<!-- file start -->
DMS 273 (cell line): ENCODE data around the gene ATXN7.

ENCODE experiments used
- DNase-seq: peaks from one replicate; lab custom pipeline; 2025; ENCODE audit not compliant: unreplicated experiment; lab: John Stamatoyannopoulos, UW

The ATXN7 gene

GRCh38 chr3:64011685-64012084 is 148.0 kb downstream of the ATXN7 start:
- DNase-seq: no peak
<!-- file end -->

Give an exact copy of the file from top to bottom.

DMS 273 (cell line): ENCODE data around the gene ATXN7.

ENCODE experiments used
- DNase-seq: peaks from one replicate; lab custom pipeline; 2025; ENCODE audit not compliant: unreplicated experiment; lab: John Stamatoyannopoulos, UW

The ATXN7 gene

GRCh38 chr3:64011685-64012084 is 148.0 kb downstream of the ATXN7 start:
- DNase-seq: no peak